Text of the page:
The officials also write that "the only proposal for the future of the Gill Tract---if and when we cease agricultural research on the parcel---envisions not commercial development, but open space, recreational space and community space; an idea that was the result many years of community engagement. Yet, here too, we have been consistently saying that the university is open to further discussions with the community about implementation of the Master Plan on this portion of the property. However, meaningful engagement must be inclusive of diverse perspectives, cannot be held under duress or threat and must be conducted through existing venues in Albany that have been established for this very purpose."

Click the "Keep me posted" button below for an update when we publish future stories on this topic. Read more on Albany Patch about the Gill Tract occupation.

If there's something in this article you think , or if something else is amiss, call editor Emilie Raguso at 510-459-8325 or email her at albany@patch.com.

Carissa Sun May 04, 2012 at 03:18 AM
And this is pertinent to the above conversation how exactly?? I understand that there are some serious public trust issues with the UC, but are you really saying that Birgeneau & Breslauer's salaries are why there's some delusional kids planting lettuce on the Gill Tract? Please excuse my tone, but I am just. so. tired. of this whole shtik. Leave already.
Dover May 04, 2012 at 03:35 AM
"Most events are held in the evenings. From schools to city councils." Yes, and for such worthy/worthwhile events I would be (and have been) inclined to rearrange my work schedule. But for an obvious indoctrination session held by someone who is gleeful about breaking the law and informed us in advance that our commentary would not be welcome? No.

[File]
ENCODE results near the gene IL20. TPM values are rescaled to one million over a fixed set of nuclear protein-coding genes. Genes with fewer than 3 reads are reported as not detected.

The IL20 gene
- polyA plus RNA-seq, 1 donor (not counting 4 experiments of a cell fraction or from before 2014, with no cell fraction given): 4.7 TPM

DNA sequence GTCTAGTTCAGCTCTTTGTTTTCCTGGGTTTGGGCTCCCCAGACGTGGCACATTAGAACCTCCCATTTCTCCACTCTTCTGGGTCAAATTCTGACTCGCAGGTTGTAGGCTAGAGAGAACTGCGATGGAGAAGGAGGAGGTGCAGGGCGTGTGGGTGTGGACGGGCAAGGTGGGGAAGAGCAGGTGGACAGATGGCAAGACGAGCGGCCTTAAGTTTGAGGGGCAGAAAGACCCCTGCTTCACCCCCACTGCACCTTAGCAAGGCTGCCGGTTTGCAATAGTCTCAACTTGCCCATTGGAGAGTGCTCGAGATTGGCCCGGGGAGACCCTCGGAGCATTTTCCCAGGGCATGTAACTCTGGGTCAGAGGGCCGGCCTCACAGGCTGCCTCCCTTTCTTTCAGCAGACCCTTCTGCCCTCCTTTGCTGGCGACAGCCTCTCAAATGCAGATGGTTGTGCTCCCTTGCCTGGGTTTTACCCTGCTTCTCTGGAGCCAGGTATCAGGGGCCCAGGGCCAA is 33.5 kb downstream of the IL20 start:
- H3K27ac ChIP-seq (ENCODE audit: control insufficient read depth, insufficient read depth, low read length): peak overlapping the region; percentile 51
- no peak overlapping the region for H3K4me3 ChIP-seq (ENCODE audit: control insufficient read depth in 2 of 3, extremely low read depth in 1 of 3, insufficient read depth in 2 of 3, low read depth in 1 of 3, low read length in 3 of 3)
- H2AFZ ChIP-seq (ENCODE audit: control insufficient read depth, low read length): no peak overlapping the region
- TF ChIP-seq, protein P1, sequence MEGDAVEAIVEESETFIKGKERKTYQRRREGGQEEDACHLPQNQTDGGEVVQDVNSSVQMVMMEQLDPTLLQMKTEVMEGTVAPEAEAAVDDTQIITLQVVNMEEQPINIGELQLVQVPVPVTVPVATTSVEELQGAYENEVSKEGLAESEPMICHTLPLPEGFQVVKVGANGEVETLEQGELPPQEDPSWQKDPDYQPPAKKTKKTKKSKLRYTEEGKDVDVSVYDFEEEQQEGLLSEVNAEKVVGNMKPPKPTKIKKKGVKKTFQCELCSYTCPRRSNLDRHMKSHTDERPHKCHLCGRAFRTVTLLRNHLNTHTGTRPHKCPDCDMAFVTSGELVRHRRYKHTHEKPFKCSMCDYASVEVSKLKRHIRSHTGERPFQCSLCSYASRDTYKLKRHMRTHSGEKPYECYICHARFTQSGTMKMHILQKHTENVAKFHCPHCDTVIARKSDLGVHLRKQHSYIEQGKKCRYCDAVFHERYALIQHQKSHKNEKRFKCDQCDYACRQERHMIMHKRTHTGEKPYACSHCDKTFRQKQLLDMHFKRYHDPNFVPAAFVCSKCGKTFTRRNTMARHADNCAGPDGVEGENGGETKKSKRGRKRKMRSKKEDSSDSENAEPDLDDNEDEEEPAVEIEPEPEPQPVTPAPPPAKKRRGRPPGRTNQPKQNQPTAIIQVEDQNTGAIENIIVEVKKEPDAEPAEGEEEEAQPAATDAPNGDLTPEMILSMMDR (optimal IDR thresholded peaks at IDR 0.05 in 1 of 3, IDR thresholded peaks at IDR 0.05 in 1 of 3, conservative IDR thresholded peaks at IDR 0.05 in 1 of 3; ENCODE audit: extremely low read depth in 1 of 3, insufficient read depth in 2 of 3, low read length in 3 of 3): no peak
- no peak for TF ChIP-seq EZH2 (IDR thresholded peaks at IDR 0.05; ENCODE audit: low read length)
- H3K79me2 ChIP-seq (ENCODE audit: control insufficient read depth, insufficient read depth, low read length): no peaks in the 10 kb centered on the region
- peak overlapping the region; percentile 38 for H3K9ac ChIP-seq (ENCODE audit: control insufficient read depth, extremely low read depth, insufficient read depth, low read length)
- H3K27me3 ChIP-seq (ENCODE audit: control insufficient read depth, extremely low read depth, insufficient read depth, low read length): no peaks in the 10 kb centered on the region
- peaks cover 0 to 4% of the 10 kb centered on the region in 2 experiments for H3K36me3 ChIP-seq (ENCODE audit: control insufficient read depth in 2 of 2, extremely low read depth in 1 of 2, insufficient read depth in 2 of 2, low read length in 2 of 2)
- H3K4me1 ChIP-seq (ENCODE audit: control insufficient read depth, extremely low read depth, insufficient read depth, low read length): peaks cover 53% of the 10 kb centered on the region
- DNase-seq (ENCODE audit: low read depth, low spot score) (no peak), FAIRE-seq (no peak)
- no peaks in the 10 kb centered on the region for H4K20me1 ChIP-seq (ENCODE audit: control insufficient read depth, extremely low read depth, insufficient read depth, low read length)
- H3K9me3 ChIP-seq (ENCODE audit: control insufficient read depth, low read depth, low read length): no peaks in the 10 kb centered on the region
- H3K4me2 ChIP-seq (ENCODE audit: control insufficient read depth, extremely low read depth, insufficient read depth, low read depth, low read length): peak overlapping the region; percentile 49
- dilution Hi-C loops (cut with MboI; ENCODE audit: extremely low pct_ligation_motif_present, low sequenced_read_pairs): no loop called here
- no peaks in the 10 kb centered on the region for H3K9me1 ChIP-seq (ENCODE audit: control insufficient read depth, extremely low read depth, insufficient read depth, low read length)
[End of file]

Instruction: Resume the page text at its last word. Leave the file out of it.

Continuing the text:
Alan Riffer May 04, 2012 at 05:33 AM
Colleen and Robert, The Albany Chamber of Commerce supports the Mixed Use Development including Whole Foods. Their statement at the July 18, 2011 City Council study session: "The Albany Chamber of Commerce Board of Directors, after due consideration and polling the membership, voted to support this project for the following reasons: It brings several acres onto the property tax rolls, which will mean increased revenues to the City; It will create over 300 permanent jobs; Sales tax revenues will increase; It will revitalize our southern gateway on San Pablo Avenue, giving a much-needed boost to existing independent businesses and stimulating additional business investment; Our seniors can age in place in our community; and The proposal connects UC Village to the greater Albany community. " Not unanimously supported by Chamber members, but strongly supported.
Lisa Schneider May 04, 2012 at 07:31 AM
No one, not even Master-Gardeners-of-the-Universe, get to to dictate HOW people participate in conversations around the Gill Tract. There's no one-size-fits-all medium of expression. In order to make our voices count, surely we don't have to show up in person at "educational" meetings (or dialogues?) where we must play student while others play teacher? I hope that's not what you meant.
Kama March 21, 2013 at 06:54 AM
You’ve got some interesting points in this article. I would have never considered any of these if I didn’t come across this. Thanks! http://www.zypokerchips.com